What is a lucid dream, and how to have a lucid dream?

Usually, in the dream-state, the subconscious mind is active while the conscious mind is temporarily switched off.

However, sometimes the conscious mind also becomes active during the dream and when this happens the dream is called a lucid dream.

In other words, a lucid dream is a dream in which you’re aware that you’re dreaming. Many people, when they become aware that they’re dreaming in their dreams, tend to wake up. But in a lucid dream, even when you realize that all of it is just a dream, you continue to dream without waking up.

Ways to induce lucid dreams
Many people experience lucid dreaming accidentally but it can also be deliberately induced by using some techniques…
Reality checks
This is perhaps the most popular method of inducing lucid dreams. What you do in this technique is that you repeat an activity several times a day or for a few days, as required, so that it becomes a habit. The idea is that ultimately you’ll carry out this habit in your dream. 
When you do the activity in a dream, you’ll notice some change that will make you realize that you’re actually dreaming. At this point, if you’re lucky enough not to wake up, you’ll experience a lucid dream.

For example, you can write something on your hand and check it frequently during the day. If you do it enough number of times during the day, you’re likely to do it in your dream. When you check your hand in the dream, you may not find anything written on it and that’s when you’ll know that you’re actually dreaming.
It’s just like that spinning top that the protagonist uses in the movie Inception. In fact, you can use the same reality check to induce a lucid dream. If you spin a top frequently during the day or for a few days and watch it wobble to a halt, then, in your dream you might notice a different kind of behavior by the same top.
You might see that the top doesn’t stop spinning or that it moves in a lateral direction or that it flies. Any unrealistic behavior of the top that is inconsistent with the laws of physics will immediately let you know that you’re actually dreaming.

That’s the point of all reality checks. They work on making you realize that the dream world you’re currently experiencing isn’t real. But since our conscious mind is usually inactive during sleep, we do not realize that we’re dreaming.

With these reality checks, we are able to activate our conscious mind while dreaming and thus experience lucid dreaming.

Suggestions
Suggestions are commands that you give to your subconscious mind so that it performs an activity or forms a belief. They can be anything ranging from an image or a phrase to an intention.

When you say to yourself, “I’ll experience a lucid dream tonight” or “I’ll be conscious in my dream” over and over, you increase your odds of having a lucid dream.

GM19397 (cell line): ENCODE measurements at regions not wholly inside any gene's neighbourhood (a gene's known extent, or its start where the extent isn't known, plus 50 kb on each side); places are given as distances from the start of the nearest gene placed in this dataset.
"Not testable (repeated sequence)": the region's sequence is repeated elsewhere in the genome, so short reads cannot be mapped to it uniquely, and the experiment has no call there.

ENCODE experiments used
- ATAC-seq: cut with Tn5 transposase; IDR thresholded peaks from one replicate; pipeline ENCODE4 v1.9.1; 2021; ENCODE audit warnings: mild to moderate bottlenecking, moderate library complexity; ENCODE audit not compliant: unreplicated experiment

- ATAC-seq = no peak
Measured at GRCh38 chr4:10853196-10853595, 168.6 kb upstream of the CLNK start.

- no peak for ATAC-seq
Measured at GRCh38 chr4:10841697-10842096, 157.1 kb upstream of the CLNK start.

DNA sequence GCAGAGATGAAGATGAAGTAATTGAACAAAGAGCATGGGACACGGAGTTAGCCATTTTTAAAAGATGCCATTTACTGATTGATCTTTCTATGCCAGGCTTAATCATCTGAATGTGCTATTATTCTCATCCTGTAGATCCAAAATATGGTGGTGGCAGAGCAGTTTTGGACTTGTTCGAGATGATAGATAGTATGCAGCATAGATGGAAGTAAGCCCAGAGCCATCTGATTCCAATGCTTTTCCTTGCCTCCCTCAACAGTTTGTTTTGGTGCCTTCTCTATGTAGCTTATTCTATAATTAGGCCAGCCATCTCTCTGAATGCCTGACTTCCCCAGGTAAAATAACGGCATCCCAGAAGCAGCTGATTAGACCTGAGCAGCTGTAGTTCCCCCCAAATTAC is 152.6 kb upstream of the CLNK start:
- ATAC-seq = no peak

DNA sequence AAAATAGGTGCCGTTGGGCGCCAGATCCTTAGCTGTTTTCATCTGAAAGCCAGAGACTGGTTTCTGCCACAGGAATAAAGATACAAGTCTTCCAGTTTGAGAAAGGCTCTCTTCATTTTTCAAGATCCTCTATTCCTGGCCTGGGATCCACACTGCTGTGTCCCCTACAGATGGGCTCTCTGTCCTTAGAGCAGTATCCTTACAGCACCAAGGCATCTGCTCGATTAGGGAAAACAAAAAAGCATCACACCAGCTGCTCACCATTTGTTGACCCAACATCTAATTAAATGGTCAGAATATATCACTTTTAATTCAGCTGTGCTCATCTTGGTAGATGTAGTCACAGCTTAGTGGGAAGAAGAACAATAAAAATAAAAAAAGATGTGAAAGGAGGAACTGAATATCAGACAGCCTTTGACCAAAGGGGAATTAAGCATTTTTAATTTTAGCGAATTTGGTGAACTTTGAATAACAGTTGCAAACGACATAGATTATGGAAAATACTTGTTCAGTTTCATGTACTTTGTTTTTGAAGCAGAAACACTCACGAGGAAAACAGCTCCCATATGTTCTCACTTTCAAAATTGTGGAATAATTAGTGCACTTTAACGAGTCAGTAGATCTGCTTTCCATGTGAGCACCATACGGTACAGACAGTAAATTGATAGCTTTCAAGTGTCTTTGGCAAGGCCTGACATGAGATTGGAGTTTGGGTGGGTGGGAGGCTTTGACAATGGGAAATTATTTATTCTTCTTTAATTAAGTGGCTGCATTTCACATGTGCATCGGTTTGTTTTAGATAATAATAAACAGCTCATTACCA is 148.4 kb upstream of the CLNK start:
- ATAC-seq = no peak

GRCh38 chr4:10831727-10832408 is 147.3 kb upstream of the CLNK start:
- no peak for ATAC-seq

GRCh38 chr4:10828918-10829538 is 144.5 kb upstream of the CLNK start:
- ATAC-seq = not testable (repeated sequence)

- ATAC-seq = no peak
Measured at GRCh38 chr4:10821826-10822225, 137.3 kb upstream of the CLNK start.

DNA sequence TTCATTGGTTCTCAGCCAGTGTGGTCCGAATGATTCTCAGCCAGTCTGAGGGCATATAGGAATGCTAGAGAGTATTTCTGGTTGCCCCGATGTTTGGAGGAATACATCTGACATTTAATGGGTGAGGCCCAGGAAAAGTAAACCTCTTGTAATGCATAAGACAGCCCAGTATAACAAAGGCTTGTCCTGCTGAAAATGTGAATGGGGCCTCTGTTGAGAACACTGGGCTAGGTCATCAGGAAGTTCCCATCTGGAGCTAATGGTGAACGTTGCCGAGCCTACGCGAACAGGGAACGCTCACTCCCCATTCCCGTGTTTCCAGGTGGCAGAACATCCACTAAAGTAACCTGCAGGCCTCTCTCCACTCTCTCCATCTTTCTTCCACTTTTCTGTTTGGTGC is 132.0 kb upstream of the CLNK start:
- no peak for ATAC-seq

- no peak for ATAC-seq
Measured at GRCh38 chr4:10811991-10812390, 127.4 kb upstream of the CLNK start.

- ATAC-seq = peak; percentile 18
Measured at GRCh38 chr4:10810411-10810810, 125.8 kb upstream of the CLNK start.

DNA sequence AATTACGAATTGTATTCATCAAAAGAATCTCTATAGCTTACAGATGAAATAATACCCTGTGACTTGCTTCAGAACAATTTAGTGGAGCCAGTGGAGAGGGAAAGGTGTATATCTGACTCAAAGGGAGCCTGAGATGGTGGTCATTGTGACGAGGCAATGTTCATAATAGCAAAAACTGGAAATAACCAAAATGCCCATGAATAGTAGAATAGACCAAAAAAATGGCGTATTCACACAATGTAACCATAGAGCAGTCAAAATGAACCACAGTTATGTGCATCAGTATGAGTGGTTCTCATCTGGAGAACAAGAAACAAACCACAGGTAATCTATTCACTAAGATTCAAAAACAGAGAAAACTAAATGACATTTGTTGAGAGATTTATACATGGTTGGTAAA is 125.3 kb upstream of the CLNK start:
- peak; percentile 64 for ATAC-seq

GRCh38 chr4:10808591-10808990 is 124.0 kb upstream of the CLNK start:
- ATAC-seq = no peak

The highest rates of success in inducing lucid dreams via suggestions have been observed when a person wakes up in the middle of the night or a couple of hours before the morning and then goes back to sleep with the intention of lucid dreaming.

My lucid dreaming experience
I have had a lucid dream two or three times in my life and during one of those times, I had a full blown lucid dream that’s still hard to forget.
I was in my house, moving around from room to room when I realized that I was actually dreaming. I don’t know how exactly I realized that because I hadn’t induced the lucid dream in any way and so it was purely accidental.

Knowing that I was dreaming, I felt this sudden overpowering awareness that I had never felt before, not even in my waking life.

It turns out that during a lucid dream our brainwaves are of the highest frequencies, greater than what we experience during our normal waking state.

I later found myself convincing my family that I was actually in a dream but they were skeptical. I also remember telling them, rather amusingly, that I had come from some another time in the future.

To convince them I grabbed a pen and a notepad and started writing down the events that I knew would happen in the near future.

After that, I remember just walking around and enjoying this high-level awareness that I had been bestowed with. It just felt more real than reality. In the back of my mind, I knew that I was dreaming and this made the experience even more exciting.
Eventually, it felt like some curtain was being slowly lifted and my awareness was gently being pulled back to reality until I finally woke up.

It hardly felt like waking up in the normal sense where you first experience this semi-conscious state where your conscious mind slowly recovers till you’re conscious enough to muster the strength to get out of bed.

Instead, it felt like I switched from one reality to another. I woke up fresh and fully conscious.

In another lucid dream that I had, I tried flying and was successful. I had seen people say on social media that most people, when they experience a lucid dream, prefer flying.

People even claim that you can change the weather of your lucid dream at will, talk to your dead relatives, change landscapes, swim in the sea, and fly to the moon.

I guess there’s a lot to explore.

References:

Voss, U., Holzmann, R., Tuin, I., & Hobson, J. A. (2009). Lucid dreaming: a state of consciousness with features of both waking and non-lucid dreaming. Sleep32(9), 1191-1200.

Filevich, E., Dresler, M., Brick, T. R., & Kühn, S. (2015). Metacognitive mechanisms underlying lucid dreaming. Journal of Neuroscience35(3), 1082-1088.

La Berge, S. P., Nagel, L. E., Dement, W. C., & Zarcone Jr, V. P. (1981). Lucid dreaming verified by volitional communication during REM sleep. Perceptual and motor skills52(3), 727-732.

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